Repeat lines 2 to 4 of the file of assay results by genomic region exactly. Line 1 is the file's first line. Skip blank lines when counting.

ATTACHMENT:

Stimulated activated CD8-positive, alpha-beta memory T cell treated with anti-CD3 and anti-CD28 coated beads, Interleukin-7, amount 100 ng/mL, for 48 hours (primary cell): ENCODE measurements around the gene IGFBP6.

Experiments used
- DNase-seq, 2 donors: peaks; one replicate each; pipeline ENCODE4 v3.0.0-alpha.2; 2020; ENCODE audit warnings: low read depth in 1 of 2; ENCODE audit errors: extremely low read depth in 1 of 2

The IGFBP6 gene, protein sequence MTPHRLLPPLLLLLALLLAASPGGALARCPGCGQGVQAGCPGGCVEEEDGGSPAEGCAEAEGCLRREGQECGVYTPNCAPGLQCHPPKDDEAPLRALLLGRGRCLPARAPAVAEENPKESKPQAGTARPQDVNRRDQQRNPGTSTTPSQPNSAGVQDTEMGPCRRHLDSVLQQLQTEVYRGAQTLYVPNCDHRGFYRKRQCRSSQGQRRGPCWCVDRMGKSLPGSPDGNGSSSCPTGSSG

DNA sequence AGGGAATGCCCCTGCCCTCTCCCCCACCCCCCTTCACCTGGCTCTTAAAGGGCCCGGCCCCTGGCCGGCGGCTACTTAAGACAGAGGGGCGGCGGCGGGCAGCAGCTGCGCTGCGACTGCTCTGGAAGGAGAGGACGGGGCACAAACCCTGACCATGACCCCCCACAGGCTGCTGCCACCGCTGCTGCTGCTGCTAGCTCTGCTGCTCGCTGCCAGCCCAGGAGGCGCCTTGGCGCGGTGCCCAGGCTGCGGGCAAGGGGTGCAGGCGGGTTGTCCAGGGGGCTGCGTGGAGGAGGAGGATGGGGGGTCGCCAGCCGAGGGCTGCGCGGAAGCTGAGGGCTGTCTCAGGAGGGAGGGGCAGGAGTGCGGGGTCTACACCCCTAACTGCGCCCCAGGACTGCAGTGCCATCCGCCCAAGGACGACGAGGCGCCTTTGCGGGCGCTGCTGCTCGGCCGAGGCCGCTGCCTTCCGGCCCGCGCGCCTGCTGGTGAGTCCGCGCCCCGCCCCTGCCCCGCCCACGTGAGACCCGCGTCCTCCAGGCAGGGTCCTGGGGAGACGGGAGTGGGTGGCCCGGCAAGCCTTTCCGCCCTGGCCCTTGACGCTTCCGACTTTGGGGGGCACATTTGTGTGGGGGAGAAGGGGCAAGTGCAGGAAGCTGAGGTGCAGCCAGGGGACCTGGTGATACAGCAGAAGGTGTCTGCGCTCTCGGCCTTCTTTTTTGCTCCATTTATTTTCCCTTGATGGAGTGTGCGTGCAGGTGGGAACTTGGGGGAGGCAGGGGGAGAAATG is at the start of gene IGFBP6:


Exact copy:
Experiments used
- DNase-seq, 2 donors: peaks; one replicate each; pipeline ENCODE4 v3.0.0-alpha.2; 2020; ENCODE audit warnings: low read depth in 1 of 2; ENCODE audit errors: extremely low read depth in 1 of 2

The IGFBP6 gene, protein sequence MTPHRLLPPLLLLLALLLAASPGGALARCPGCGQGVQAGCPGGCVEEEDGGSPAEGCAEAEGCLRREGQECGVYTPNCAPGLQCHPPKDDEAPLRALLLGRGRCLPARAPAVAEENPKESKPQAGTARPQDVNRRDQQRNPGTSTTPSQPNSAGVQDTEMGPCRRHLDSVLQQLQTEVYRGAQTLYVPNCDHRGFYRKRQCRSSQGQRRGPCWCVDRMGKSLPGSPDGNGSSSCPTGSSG